Privacy News Online | Weekly Review: January 29, 2021

Featured: Privacy News Online – Week of January 29th, 2021

TikTok tracks you even if you never made an account

TikTok tracks you even if you never made an accountTikTok’s privacy policy allows the social media company to track a lot of app usage information, even from those that have never signed up. A VICE reporter who has never made a TikTok account sent a GDPR request to ByteDance to find out what information the social media company had on him. Even without an account, the reporter found that his TikTok activity was tracked, linked to his real identity, and shared with third parties like Facebook.

Is the GDPR finally going to get some teeth?

Almost three years after the landmark privacy law in Europe, we are still left to ask the same question. Data shows that so far, the GDPR has only been used to levy some 272 billion euros worth of fines. The more high profile cases, such as those against Facebook put forth by Max Schrems in Ireland and Belgium, are still stuck in court. However, there’s been a ray of hope that the EU’s Court of Justice may finally rule in favor of GDPR enforcement. Fingers crossed!

Defense Intelligence Agency gathered US smartphone location data without a warrant

US Defense Intelligence Agency gathered US smartphone location data without a warrantThe Defense Intelligence Agency is the latest government agency to admit to buying smartphone location data from data brokers without a warrant. The agency admitted to gathering location data in this manner five times in the last two and a half years. To stop this unconstitutional practice, Senator Ron Wyden has introduced legislation called the “Fourth Amendment is not for Sale Act” to stop the government from continuing with this latest form of illegal search and seizure.

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A Home Security Worker Hacked Into Surveillance Systems to Watch People Have Sex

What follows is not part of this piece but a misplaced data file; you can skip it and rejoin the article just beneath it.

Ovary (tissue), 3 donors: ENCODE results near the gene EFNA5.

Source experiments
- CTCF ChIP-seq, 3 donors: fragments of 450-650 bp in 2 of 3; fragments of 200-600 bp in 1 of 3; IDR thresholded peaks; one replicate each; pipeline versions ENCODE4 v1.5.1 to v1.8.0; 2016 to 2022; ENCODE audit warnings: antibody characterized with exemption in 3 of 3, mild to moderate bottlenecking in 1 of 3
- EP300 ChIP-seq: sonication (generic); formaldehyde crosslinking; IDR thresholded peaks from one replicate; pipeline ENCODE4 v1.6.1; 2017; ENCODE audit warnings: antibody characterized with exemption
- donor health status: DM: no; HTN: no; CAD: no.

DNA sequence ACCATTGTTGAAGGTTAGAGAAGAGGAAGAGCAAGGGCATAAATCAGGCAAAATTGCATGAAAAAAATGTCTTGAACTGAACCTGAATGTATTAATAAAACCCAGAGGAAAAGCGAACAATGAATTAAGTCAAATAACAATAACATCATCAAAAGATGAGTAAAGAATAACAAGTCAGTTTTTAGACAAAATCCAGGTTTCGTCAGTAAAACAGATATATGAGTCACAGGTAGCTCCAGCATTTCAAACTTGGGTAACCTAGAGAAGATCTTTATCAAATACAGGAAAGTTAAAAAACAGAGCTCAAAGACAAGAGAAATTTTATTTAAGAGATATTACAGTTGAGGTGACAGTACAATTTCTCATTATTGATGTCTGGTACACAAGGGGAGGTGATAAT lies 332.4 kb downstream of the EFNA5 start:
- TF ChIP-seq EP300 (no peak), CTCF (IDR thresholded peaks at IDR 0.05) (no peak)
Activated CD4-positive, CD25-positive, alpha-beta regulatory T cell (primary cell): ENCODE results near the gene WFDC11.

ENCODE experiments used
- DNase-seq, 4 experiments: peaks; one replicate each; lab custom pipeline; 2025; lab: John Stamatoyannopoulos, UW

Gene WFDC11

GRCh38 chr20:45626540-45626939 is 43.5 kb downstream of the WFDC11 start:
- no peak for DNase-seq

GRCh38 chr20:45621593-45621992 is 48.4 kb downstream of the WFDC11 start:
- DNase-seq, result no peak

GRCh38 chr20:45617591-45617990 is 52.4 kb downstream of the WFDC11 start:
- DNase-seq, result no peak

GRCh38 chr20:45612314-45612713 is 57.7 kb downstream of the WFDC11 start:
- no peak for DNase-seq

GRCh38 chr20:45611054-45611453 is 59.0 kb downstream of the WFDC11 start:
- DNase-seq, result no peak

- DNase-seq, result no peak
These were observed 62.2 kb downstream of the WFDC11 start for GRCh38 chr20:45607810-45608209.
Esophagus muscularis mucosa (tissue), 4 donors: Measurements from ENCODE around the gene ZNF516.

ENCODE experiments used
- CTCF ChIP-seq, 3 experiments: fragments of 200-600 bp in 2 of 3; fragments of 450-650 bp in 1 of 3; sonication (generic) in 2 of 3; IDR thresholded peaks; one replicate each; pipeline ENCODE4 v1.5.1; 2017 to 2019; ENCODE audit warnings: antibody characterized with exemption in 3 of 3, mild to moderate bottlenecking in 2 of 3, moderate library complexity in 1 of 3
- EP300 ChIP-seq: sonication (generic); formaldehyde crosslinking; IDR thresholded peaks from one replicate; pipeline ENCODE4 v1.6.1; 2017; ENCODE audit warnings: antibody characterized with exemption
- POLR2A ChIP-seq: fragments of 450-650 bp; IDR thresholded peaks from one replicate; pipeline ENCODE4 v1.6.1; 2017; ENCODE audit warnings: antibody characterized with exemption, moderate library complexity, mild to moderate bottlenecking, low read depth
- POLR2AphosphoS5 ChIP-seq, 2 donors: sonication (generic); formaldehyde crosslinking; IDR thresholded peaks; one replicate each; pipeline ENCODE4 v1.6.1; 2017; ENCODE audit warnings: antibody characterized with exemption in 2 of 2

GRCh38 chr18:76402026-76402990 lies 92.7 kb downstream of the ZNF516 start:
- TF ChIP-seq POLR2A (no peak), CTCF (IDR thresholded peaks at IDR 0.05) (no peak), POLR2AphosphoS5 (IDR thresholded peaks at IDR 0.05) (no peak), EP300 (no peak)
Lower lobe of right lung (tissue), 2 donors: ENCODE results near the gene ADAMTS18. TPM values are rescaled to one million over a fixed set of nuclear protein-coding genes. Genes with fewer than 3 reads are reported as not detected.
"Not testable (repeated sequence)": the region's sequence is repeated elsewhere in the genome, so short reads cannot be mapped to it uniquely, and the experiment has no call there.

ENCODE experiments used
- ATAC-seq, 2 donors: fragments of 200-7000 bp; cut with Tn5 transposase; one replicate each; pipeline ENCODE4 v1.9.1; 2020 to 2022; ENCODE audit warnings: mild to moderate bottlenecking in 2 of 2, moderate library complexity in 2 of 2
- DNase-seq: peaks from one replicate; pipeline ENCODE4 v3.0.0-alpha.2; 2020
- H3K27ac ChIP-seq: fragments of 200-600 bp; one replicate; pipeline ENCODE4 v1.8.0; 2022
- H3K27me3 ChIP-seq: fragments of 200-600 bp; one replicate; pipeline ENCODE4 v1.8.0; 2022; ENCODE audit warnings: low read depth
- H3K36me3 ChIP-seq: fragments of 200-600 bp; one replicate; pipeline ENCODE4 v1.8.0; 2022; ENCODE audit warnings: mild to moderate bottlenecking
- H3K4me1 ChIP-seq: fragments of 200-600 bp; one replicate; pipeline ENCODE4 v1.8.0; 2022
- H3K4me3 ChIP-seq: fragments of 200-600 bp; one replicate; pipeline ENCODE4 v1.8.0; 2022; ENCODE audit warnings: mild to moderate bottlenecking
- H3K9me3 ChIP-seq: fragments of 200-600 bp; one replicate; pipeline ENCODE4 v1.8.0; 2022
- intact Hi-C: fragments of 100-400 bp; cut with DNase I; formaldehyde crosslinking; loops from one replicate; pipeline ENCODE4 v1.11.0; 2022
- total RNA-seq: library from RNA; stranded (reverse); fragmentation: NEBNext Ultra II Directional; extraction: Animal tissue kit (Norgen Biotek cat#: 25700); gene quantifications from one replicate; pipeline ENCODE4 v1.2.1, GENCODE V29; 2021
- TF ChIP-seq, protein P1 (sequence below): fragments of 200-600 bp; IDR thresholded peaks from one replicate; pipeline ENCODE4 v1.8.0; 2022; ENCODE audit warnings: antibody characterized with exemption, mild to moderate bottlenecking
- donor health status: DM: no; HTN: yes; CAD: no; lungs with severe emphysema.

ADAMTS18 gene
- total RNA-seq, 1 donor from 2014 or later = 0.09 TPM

An ADT employee has pleaded guilty to spying on the most intimate moments of 220 customers. Over the course of several years, the defendant noted which houses had attractive women, then would grant himself access to their cameras through the company’s online security system. Understandably, many of the violated customers are suing ADT for the breach of privacy. Never forget that the cloud is just somebody else’s computer.

Proposed Bipartisan Bill Looks To Protect Oklahomans’ Privacy On The Internet

Two Oklahoma state representatives have introduced a new bill that may catapult the state to having one of the country’s best online privacy laws. The bill would require companies like Facebook to obtain explicit opt-in permission before collecting personal information from users and sharing it with third parties. The two representatives, Democrat Collin Walke and Republican Josh West, believe that this bill will help bring Oklahomans constitutional protections from big tech. Way to go, Oklahoma!

A series of seven vulnerabilities in a popular DNS software package enabled DNS cache poisoning attacks

The vulnerabilities, collectively dubbed DNSspooq potentially effect android devices as well as network hardware such as routers, wireless access points, and firewalls. Be sure to regularly check for firmware updates for any such devices on your network.

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Thank you to Josh Long, our cybersecurity correspondent from Intego, makers of award-winning security software.

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